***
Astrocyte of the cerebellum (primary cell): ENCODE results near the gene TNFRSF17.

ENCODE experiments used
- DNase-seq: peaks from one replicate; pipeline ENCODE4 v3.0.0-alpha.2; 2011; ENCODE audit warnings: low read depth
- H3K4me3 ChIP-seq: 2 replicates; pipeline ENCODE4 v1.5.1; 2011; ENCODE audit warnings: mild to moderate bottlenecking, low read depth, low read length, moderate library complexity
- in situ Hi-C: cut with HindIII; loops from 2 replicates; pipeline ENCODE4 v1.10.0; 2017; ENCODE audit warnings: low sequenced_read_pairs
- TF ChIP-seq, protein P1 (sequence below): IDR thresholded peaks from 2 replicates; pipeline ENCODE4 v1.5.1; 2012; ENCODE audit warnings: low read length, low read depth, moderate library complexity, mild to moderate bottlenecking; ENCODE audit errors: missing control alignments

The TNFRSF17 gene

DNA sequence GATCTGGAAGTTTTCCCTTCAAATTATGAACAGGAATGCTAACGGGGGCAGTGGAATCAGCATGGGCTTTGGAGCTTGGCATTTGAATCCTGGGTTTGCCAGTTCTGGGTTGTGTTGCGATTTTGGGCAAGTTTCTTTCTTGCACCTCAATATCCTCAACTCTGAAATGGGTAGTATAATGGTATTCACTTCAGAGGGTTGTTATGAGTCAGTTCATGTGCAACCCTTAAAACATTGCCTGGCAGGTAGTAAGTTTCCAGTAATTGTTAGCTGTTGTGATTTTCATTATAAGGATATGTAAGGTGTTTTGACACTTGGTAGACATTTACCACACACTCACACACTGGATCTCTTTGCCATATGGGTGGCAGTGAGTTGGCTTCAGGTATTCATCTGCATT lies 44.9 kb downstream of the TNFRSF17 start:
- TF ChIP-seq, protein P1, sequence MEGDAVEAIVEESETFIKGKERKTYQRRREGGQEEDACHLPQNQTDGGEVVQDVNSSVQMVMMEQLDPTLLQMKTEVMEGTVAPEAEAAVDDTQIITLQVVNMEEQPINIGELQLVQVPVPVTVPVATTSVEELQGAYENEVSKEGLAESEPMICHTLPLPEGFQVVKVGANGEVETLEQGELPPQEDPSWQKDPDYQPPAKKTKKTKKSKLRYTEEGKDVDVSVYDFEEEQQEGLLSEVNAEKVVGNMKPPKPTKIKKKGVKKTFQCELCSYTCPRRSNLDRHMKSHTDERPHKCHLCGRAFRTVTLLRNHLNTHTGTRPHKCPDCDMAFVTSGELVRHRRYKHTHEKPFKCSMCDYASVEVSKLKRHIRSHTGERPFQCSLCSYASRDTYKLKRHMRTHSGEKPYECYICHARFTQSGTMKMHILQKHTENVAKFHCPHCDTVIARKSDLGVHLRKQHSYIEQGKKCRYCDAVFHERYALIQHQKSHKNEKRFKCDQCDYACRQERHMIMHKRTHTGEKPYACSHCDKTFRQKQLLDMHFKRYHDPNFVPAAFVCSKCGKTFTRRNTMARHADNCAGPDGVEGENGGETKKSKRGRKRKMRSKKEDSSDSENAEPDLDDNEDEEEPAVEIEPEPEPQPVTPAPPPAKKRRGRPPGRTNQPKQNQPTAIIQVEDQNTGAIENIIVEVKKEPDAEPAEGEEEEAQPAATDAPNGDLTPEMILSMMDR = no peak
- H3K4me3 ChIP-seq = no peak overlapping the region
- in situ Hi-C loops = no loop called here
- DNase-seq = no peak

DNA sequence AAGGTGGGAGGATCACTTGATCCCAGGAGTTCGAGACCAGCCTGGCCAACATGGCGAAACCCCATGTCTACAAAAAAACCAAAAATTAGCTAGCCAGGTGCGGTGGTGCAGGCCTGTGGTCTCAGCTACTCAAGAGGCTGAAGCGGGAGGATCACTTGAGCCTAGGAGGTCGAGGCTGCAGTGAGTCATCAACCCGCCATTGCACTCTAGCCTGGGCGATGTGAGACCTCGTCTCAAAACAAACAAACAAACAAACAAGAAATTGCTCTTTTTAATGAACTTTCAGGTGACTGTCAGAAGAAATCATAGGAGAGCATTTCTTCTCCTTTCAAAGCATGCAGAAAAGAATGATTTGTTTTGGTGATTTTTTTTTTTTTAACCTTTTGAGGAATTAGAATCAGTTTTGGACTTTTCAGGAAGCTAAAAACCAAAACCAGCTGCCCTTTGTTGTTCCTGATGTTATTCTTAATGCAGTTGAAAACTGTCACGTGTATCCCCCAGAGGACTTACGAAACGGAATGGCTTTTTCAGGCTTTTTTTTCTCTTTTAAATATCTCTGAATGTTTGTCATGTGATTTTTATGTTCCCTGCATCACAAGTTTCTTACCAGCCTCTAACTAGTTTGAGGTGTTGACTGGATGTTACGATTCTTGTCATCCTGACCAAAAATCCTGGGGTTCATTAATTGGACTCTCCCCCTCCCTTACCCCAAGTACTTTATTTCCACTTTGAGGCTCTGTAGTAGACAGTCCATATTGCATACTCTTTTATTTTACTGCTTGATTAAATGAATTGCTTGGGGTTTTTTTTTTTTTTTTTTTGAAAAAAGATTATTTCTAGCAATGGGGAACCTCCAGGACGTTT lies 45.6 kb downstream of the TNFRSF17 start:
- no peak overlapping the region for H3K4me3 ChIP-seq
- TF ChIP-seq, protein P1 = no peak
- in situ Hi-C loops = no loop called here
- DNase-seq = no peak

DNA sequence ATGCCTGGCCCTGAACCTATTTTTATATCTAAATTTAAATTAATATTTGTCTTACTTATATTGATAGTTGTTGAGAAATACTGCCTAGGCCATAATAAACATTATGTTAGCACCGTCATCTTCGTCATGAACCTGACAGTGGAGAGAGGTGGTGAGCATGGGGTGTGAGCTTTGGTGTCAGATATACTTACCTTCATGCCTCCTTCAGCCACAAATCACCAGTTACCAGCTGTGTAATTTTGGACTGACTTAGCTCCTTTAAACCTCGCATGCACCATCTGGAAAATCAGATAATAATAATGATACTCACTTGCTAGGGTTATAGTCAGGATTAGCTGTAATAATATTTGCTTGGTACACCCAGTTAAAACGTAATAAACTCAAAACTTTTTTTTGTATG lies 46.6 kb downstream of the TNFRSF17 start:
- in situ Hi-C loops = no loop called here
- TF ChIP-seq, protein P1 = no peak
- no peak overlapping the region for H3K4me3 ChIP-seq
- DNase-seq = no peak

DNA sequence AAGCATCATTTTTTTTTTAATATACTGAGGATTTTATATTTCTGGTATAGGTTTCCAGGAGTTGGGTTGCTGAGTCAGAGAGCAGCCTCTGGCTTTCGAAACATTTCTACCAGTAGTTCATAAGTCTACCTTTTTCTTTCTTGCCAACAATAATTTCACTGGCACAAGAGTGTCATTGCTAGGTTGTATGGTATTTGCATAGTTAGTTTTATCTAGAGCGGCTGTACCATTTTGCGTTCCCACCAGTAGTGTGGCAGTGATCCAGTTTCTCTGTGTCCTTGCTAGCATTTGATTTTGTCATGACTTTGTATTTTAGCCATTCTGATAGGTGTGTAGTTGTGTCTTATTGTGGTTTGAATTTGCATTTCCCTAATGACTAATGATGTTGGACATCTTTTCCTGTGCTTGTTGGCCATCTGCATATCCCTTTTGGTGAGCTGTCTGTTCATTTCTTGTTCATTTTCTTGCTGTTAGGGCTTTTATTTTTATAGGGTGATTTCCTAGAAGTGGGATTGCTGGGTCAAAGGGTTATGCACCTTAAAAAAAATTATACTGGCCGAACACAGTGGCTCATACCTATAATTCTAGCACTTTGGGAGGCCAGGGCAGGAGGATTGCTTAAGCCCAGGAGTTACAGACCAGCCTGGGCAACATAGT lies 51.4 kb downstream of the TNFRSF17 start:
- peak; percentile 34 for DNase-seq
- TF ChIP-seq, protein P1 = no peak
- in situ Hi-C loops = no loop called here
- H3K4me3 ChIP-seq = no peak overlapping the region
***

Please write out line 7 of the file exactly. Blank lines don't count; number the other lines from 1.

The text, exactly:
The TNFRSF17 gene